Voluntary Departure vs. Deportation

A removal proceeding is an action brought by the government to remove an alien, non-citizen from the United States. If you are what's categorized as a removable alien, meaning you are the person who is the object of a removal proceeding, you have two general options: to accept voluntary departure, or an order of removal. Voluntary departure means that you leave the country voluntarily, at your own expense, within a given time period. Removal, formerly deportation, means the government is ordering your removal from the United States after the conclusion of removal proceedings. It is involuntary. Each type of removal has its own advantages and disadvantages. Before you decide which type is best for your situation, consult with an attorney who specializes in immigration law.

Types of Voluntary Departure: Pre-Conclusion & Post-Conclusion

Voluntary departure permits individuals who are otherwise removable to leave the United States at their own expense within a set period of time. There are two types of voluntary departure: pre-conclusion and post-conclusion. You may request to leave the United States before the conclusion of removal proceedings. This is pre-conclusion departure. Aliens who seek pre-conclusion voluntary departure waive all possible forms of relief from removal and promise to depart the country within 120 days. If you are eligible for any form of relief, present or future, you will lose that right by agreeing to pre-conclusion voluntary departure.

Post-conclusion voluntary departure is similar to pre-conclusion in that both require you to leave voluntarily. However, with post-conclusion voluntary departure, you wait until after the removal proceedings have ended, or concluded, to leave. Unlike pre-conclusion voluntary departure, those who request post-conclusion voluntary departure at the end of removal proceedings must pay a $500 bond and have only 60 days to leave. Despite the monetary penalty and shorter deadline, many immigrants believe that leaving voluntarily is better than being forcibly removed from the country. They thus request pre-conclusion or post-conclusion voluntary departure rather than seeking alternate forms of relief, such as asylum, cancellation of removal, or adjustment of status.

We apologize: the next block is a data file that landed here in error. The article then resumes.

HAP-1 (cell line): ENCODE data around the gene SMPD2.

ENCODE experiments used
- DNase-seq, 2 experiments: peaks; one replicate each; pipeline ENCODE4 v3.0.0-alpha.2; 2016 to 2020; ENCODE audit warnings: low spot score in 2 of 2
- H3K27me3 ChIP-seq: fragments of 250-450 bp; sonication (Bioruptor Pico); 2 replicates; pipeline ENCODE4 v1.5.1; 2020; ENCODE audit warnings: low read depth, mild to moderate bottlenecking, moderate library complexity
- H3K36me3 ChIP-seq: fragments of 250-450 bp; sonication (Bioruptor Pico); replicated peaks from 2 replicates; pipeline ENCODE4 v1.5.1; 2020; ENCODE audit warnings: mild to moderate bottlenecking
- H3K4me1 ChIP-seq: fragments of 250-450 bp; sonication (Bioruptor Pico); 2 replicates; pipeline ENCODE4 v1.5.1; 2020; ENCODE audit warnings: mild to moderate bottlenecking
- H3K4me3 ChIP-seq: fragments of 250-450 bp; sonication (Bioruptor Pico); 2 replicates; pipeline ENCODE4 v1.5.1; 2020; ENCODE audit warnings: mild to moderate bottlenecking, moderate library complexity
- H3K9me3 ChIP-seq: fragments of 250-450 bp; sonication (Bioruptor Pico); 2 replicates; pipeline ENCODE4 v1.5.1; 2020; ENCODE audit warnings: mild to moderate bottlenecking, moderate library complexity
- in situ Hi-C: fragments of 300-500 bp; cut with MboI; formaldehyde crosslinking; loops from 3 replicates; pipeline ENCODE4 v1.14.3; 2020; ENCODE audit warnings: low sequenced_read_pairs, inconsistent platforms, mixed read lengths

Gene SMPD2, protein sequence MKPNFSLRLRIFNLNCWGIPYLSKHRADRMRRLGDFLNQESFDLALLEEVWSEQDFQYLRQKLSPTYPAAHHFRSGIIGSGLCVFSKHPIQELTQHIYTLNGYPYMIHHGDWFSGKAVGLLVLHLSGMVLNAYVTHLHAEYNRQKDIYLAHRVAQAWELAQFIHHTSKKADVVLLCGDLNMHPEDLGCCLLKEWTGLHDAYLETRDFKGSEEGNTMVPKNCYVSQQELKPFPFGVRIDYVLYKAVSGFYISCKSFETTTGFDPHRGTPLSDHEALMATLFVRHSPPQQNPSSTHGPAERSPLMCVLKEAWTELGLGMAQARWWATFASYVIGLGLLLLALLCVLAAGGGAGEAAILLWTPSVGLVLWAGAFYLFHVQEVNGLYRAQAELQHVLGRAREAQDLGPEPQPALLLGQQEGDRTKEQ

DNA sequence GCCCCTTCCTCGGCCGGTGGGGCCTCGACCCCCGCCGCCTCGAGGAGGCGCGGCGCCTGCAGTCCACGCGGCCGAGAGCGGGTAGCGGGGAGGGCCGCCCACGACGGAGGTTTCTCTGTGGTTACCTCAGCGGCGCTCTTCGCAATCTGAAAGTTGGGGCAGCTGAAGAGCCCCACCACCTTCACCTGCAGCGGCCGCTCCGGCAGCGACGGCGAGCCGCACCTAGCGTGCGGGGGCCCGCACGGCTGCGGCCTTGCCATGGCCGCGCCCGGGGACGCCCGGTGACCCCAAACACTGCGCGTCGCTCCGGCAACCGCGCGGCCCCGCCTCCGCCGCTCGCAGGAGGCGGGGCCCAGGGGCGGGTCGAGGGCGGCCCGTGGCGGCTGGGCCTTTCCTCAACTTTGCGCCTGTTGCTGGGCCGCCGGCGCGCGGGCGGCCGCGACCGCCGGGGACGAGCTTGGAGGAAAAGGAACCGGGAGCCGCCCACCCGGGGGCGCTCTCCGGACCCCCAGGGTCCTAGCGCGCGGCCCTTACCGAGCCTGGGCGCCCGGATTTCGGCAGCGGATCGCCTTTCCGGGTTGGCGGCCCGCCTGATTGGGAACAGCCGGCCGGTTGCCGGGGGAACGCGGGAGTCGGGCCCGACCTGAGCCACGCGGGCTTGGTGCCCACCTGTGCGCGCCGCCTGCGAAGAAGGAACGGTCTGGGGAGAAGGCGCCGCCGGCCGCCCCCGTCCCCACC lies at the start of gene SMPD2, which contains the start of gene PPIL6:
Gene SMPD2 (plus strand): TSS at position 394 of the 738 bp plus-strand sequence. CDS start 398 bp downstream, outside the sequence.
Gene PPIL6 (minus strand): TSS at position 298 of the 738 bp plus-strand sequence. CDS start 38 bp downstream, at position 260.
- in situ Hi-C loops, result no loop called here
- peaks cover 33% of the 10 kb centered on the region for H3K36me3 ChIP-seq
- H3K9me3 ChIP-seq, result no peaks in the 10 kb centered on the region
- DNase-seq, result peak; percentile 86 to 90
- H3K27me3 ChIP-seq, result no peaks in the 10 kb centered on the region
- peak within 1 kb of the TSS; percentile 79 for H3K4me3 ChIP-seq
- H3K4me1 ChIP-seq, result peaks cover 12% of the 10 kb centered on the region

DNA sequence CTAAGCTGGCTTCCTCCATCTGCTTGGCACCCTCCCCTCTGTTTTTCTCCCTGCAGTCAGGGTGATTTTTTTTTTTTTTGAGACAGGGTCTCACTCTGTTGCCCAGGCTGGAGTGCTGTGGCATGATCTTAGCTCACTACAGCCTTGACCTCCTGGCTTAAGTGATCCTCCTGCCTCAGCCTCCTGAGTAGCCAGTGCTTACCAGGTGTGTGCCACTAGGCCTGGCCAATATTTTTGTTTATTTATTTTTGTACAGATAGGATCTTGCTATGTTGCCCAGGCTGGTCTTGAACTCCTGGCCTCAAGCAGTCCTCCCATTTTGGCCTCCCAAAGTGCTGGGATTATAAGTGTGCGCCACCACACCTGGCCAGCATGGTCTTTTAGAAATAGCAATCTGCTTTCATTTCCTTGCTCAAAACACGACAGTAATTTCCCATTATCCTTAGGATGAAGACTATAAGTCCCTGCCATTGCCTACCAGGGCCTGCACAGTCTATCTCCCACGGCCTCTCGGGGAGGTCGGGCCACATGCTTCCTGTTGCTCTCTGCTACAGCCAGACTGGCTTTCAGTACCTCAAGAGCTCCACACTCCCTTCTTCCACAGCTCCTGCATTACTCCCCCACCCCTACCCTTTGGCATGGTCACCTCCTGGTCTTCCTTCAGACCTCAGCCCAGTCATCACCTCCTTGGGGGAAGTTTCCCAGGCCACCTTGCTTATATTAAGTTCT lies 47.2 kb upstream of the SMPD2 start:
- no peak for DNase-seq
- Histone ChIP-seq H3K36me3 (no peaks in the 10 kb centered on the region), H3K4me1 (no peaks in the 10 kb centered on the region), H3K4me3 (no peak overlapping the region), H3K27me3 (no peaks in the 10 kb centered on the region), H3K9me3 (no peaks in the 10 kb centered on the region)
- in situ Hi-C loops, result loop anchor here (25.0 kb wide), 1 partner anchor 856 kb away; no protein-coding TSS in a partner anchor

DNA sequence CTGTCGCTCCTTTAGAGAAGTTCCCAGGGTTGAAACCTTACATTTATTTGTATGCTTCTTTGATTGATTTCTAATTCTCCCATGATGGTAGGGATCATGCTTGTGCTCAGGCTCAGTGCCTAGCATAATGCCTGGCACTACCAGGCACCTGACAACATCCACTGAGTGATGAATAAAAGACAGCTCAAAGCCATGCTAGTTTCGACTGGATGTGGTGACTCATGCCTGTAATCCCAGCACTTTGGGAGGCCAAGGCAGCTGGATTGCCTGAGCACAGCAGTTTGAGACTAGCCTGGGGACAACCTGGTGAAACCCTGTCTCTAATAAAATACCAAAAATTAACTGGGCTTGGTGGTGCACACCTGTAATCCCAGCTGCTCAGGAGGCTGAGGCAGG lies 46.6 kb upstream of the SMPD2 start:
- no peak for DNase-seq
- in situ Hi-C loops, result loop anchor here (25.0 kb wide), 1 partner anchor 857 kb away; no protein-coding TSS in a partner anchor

Consequences of Failure to Leave

However, failure to leave the country within the 60 to 120 days granted for voluntary departure carries far more severe consequences than those accompanying an involuntary order of removal. In addition to a $5,000 monetary fine, you are also barred for up to ten years from being granted any form of relief. Further, the voluntary departure order becomes a removal order if you fail to post the required voluntary departure bond within 5 days of the order or once the 60 days expires.

Indeed, voluntary departure places you in an even worse position than being ordered removed because it bars you from seeking relief for which you would otherwise qualify. For example, those who fail to timely depart the country become statutorily barred from seeking adjustment of status; even if they become eligible for such relief later. You also begin to accrue unlawful presence once the voluntary departure period expires and are barred from seeking any relief for a period of three or ten years.

Because of these harsh consequences, you may be better off “buying time” and dragging out removal proceedings for as long as possible. It is almost always more prudent to explore your alternate options for relief and filing those applications rather than requesting voluntary departure during removal proceedings. For example, in the time it takes to adjudicate an asylum application, you can obtain an employment authorization card and work in the United States. If you later become eligible for adjustment of status, you still have 90 days from the final order of removal to file a motion to reopen.